The global demand for energy and environmental sustainability represent critical challenges of this century. Photocatalysis and electrocatalysis are key processes to drive and accelerate the production of fuels, to reduce gas emission and produce renewable energy sources. Water splitting is a crucial reaction with remarkable energy applications. Water can, in fact, be split in its constituents, oxygen and hydrogen, through fundamental photocatalytic and electrocatalytic reactions, such as hydrogen evolution (HER) and oxygen evolution (OER) reactions.
Both academia and industry showed a great interest in the possibility to develop and study new materials to boost overall energy production and enable effective energy storage, as green hydrogen through photocatalysis and electrochemistry.
In a research work, coordinated by Professor Antonio Politano from the University of L’Aquila, the oxidation of nanosheets of gallium selenide (GaSe) and indium selenide (InSe) was tested by both experiments and theory, with relevant innovative features. In fact, their exfoliation in atomically thin layers enhances their performances in electrochemistry and photocatalysis. Experiments showed that the increase in performance is not originated by an increase in the surface-to-volume ratio, but rather to the formation of a thin oxide skin, which represent the catalytically active interface.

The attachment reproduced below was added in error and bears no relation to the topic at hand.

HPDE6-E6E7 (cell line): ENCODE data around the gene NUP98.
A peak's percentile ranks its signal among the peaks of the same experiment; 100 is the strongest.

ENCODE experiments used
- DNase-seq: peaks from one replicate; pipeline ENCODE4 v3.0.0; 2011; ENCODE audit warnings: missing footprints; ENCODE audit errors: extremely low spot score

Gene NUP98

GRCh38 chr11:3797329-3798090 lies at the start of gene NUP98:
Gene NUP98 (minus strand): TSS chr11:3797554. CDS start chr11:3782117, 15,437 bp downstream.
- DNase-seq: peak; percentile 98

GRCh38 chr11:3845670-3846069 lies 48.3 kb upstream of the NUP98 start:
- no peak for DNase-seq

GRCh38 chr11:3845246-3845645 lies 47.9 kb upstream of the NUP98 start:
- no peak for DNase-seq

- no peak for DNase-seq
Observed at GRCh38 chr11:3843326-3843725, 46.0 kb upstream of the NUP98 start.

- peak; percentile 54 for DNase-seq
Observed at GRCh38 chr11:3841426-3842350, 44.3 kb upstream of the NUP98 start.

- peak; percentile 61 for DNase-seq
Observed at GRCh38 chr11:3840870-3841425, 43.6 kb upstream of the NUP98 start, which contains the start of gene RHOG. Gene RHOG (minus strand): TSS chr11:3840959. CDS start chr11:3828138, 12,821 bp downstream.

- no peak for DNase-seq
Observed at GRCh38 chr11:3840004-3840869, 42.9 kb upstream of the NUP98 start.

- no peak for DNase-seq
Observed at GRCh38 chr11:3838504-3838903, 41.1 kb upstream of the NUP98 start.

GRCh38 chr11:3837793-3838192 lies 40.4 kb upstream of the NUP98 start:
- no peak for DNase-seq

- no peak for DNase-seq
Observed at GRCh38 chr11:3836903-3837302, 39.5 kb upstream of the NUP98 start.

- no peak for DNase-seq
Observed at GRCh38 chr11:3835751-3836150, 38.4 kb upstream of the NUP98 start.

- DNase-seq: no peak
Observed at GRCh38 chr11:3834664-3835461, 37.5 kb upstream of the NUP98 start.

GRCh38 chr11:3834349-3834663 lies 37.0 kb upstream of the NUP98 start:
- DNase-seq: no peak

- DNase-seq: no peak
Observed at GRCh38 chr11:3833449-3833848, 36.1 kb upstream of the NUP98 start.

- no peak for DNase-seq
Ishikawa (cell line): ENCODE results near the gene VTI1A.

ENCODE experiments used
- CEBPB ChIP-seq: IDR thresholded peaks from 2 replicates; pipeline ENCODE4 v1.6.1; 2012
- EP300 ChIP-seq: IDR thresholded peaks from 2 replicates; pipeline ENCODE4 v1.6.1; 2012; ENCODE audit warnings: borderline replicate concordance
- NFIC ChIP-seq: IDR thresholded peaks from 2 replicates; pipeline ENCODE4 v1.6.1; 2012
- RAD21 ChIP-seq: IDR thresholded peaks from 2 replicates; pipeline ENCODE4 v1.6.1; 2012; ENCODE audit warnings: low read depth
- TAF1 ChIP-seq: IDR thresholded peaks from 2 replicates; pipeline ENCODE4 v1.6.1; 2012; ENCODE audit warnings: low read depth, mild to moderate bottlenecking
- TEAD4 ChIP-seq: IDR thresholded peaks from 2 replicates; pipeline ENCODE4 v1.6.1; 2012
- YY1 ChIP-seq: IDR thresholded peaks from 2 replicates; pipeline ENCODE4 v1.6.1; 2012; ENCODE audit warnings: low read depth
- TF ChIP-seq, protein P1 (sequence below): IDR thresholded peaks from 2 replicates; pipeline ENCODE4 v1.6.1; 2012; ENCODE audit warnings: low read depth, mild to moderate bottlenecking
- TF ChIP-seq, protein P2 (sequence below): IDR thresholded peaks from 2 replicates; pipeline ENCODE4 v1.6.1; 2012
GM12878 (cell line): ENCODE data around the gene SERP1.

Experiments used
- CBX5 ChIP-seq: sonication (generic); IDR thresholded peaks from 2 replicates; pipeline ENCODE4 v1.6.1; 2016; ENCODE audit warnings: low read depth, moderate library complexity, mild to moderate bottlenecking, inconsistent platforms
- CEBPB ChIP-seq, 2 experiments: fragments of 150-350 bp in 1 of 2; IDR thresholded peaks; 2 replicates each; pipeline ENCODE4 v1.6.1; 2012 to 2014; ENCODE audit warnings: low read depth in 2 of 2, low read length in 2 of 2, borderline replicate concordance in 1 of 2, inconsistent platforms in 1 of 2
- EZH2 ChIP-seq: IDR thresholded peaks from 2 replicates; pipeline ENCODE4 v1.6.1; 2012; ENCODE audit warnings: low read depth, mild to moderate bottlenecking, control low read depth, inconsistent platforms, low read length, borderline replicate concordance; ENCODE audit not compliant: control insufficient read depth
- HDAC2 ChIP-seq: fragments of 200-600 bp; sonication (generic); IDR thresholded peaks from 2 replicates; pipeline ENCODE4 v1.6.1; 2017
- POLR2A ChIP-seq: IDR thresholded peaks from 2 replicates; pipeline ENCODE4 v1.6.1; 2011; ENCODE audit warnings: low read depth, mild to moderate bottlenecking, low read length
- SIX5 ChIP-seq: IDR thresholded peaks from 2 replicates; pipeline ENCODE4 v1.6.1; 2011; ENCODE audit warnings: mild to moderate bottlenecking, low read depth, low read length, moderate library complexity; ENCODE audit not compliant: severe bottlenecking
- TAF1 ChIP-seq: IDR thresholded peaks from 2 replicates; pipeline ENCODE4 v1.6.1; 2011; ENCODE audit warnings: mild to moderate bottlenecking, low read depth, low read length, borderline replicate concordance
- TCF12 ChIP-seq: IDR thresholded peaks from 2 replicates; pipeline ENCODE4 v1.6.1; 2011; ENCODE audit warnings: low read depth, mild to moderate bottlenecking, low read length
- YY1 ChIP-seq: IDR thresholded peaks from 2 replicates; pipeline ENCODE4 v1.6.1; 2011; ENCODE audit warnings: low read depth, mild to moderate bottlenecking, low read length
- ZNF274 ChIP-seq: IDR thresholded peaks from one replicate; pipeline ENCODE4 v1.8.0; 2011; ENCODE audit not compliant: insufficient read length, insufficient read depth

Among the experimental techniques employed in this research work, there’s the Low-Energy Electron Microscopy (LEEM), available at the Nanospectroscopy beamline of the Italian CERIC partner facility in Trieste, the Elettra synchrotron.
ENHANCED ELECTROCATALYTIC ACTIVITY IN GASE AND INSE NANOSHEETS: THE ROLE OF SURFACE OXIDES. D’OLIMPIO G., NAPPINI S., VOROKHTA M., LOZZI L., GENUZIO F., MENTEŞ T. O., PAOLUCCI V., GÜRBULAK B., DUMAN S., OTTAVIANO L., LOCATELLI A., BONDINO F., BOUKHVALOV D. W., & POLITANO, A., (2020), ADVANCED FUNCTIONAL MATERIALS, 30(43), 2005466.